I could have died on the Canning… how to protect yourself from the Outback
As I lie here in my bed recovering from a rather nasty ruptured appendix, my mind wanders to the remote places I have recently been. I then wonder about the consequences of the ruptured appendix if I were out in one of those far-flung and remote places when it occurred.
After discussing the severity of my condition with my surgeon and the nurses in hospital, where descriptive words like ‘rotten’, ‘necrotic’ and ‘septic’ were used, all I can do is count my lucky stars that I was home from the Outback when it happened. The alternative – quite simply put – made me thankful that my life insurance was up to date.
I’m a fit, healthy, active 44-year-old and this really could have killed me. I suppose the place that scares me the most for something like this to happen would be on the Canning Stock Route. I first travelled the CSR last July with a group of intrepid first-timers and it was not without its challenges. I loved the trip and the thing I appreciated the most was the remoteness of it all. That was the Australia I had dreamed of seeing as a boy, back in NZ, all those years ago.
But of course, the remoteness is the very thing that will kill you. The distances from help on parts of the CSR are phenomenal. I had always based my worst case scenario on one of my customers getting bitten by a snake (paranoid Kiwi). I now realise that this is not the worst thing that can happen to you in the Outback. With a snake bite properly bandaged and immobilised, you will probably survive until help arrives. The swiftness and severity of my appendicitis and subsequent peritonitis made me understand that unless an aircraft could have landed somewhere fairly close, then I probably had a day or so before it was all over.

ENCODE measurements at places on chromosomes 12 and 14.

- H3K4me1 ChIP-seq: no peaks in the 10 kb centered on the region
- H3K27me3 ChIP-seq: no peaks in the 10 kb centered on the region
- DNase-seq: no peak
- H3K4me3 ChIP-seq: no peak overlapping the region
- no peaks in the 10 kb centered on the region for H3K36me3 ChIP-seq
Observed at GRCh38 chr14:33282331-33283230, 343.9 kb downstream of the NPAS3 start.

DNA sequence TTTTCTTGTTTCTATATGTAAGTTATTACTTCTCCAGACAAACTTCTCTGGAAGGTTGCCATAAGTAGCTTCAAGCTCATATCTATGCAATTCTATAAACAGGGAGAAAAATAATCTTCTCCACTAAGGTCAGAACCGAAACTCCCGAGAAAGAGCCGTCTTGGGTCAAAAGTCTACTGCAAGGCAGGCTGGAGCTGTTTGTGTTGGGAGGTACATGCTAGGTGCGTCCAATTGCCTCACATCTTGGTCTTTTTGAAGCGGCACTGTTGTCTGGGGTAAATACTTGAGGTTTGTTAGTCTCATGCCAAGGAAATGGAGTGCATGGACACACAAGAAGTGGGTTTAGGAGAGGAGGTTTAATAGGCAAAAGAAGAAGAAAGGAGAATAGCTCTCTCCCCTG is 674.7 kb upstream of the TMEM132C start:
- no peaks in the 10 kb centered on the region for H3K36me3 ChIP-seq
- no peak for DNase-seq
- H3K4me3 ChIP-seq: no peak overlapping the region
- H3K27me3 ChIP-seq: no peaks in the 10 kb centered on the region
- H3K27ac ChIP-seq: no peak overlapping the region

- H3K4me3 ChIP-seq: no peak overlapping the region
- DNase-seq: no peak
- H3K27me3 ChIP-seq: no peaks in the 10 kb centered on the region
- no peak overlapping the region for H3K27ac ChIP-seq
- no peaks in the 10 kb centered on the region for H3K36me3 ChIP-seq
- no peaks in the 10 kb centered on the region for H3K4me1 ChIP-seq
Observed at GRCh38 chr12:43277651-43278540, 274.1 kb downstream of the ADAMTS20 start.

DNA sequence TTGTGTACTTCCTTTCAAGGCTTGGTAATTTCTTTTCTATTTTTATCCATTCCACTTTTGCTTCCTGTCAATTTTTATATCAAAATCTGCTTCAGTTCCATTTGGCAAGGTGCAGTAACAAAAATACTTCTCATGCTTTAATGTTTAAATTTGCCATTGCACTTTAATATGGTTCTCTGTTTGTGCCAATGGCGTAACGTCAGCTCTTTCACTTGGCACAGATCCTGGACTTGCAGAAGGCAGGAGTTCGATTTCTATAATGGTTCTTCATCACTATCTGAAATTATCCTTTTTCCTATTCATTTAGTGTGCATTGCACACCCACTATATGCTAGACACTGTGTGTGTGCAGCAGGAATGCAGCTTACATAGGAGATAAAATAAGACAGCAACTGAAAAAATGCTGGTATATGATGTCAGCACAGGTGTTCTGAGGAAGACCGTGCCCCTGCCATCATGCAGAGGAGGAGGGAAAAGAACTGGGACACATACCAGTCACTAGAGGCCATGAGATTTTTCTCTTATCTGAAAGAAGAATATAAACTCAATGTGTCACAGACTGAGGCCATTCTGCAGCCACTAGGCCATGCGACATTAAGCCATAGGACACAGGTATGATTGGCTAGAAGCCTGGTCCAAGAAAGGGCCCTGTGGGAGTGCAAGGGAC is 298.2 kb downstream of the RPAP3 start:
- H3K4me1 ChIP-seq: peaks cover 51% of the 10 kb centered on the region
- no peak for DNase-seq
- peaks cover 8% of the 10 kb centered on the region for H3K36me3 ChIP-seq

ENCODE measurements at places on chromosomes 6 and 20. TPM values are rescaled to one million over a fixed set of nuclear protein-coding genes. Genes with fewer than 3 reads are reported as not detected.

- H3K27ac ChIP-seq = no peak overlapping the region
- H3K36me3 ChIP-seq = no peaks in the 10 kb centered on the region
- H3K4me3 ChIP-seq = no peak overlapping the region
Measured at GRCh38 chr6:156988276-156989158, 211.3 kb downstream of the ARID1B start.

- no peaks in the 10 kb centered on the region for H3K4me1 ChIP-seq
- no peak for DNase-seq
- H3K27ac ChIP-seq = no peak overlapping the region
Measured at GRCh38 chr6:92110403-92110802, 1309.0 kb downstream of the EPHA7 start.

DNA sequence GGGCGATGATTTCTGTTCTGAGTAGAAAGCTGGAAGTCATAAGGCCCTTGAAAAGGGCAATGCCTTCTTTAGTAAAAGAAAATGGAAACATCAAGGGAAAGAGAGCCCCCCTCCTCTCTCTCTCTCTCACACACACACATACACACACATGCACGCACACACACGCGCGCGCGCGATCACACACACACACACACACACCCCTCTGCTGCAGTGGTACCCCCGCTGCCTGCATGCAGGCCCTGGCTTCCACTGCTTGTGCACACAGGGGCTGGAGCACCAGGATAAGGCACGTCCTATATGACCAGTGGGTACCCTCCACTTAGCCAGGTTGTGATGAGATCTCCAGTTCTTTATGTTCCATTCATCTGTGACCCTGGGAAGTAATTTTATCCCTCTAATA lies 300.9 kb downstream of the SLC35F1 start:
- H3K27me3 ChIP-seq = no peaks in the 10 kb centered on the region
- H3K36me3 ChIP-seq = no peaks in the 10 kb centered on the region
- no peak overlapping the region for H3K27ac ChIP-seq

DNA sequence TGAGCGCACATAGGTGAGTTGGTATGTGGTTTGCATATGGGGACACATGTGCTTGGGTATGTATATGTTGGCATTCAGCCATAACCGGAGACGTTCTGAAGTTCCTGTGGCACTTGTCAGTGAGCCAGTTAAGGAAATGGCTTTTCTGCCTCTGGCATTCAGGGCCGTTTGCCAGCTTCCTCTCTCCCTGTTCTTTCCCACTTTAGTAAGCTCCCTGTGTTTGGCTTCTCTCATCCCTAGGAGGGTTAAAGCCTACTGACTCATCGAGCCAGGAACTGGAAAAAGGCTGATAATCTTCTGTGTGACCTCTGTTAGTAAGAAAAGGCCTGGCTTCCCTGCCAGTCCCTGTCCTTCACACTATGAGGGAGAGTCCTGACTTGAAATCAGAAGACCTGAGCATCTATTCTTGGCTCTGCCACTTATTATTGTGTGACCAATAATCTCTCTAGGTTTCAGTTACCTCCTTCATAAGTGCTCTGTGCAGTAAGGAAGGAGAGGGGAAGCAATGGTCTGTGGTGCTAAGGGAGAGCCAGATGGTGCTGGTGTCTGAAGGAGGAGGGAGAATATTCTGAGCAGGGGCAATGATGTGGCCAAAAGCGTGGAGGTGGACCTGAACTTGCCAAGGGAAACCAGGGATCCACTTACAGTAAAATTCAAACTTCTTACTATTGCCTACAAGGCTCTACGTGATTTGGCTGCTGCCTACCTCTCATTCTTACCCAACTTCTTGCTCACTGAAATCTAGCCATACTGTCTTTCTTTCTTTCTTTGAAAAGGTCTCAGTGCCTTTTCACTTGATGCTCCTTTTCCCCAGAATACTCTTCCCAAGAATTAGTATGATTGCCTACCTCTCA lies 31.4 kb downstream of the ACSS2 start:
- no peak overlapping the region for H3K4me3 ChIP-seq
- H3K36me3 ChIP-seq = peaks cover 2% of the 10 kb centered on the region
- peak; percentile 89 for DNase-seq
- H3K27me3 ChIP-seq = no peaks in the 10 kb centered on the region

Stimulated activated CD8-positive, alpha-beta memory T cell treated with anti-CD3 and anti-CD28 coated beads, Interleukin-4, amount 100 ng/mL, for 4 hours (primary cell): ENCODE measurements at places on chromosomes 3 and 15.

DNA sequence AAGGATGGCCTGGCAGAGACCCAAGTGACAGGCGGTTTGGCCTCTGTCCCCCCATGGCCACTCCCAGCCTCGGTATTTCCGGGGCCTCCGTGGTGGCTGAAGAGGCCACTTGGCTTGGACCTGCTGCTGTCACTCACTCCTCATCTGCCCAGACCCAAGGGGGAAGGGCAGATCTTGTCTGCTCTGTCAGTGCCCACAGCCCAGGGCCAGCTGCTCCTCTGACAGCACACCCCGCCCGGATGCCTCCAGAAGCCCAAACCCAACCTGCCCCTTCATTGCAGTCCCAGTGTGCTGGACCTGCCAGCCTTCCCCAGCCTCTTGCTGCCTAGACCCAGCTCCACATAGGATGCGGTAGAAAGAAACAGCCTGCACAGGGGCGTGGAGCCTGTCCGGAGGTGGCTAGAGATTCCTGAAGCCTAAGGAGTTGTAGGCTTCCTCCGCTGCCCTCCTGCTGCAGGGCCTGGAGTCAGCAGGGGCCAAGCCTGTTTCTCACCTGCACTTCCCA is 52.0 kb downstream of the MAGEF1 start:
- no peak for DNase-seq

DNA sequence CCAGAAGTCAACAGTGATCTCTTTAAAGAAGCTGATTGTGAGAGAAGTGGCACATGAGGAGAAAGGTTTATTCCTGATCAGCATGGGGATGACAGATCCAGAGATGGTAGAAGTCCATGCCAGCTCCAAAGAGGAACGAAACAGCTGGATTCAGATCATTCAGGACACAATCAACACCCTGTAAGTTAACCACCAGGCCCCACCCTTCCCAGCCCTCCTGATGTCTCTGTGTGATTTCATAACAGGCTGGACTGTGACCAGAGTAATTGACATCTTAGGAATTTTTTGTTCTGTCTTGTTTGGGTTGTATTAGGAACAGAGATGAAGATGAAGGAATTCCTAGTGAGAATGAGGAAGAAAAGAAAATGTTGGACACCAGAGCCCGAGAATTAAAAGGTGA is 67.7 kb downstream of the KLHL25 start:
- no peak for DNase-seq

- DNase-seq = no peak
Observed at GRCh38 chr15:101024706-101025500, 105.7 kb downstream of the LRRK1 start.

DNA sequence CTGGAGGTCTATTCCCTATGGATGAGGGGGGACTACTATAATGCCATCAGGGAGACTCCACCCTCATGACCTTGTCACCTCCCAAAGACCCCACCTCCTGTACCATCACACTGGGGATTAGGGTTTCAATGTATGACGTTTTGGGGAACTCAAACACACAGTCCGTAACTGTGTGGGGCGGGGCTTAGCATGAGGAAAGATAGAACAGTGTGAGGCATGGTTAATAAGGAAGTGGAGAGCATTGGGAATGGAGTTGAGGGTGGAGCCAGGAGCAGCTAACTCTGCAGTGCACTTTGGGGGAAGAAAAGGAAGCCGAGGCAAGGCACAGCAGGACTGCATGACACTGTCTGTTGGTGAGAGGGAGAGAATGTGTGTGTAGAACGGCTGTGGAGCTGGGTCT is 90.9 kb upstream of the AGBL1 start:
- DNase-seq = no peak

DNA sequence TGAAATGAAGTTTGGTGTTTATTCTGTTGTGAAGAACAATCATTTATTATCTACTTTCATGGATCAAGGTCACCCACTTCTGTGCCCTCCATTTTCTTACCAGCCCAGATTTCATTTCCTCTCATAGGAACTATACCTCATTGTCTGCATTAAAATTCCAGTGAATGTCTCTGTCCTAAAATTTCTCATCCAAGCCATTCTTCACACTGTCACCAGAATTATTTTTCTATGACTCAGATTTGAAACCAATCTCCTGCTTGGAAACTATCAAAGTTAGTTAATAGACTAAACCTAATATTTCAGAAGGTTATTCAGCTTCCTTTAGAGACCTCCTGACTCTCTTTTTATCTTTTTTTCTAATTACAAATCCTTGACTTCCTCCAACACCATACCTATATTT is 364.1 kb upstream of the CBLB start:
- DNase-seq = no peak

I am confident in the emergency gear that I carry. I am constantly linked to the office via our website and my Spot Tracker – so the boss knows where I am all the time. The Spot also doubles as a PLB with an emergency ‘SOS’ button. I carry a satellite phone so I can call for help, as well as an excellent first aid kit and an up-to-date first aid certificate.
Apart from the tech and first aid, I am confident that I am able to survive with my vehicle in the Outback for at least two weeks. The fact that we always travel in convoy makes this unnecessary and is actually a major reason why people choose to travel with us.
I have heard of aircraft landing on dry lake beds along the Canning to collect medical cases in the past. I wouldn’t have liked to put money on it this year though. After an above average wet season, many of the ‘dry’ lakes were not so dry. An incident with one of our customers this year on the Canning had me thinking seriously about all the possible scenarios for rescue. Thankfully, it didn’t come to an all-out rescue operation… but when a solo driver developed a sudden infection in his leg, I realised we were almost two days’ drive from medical help and an airstrip.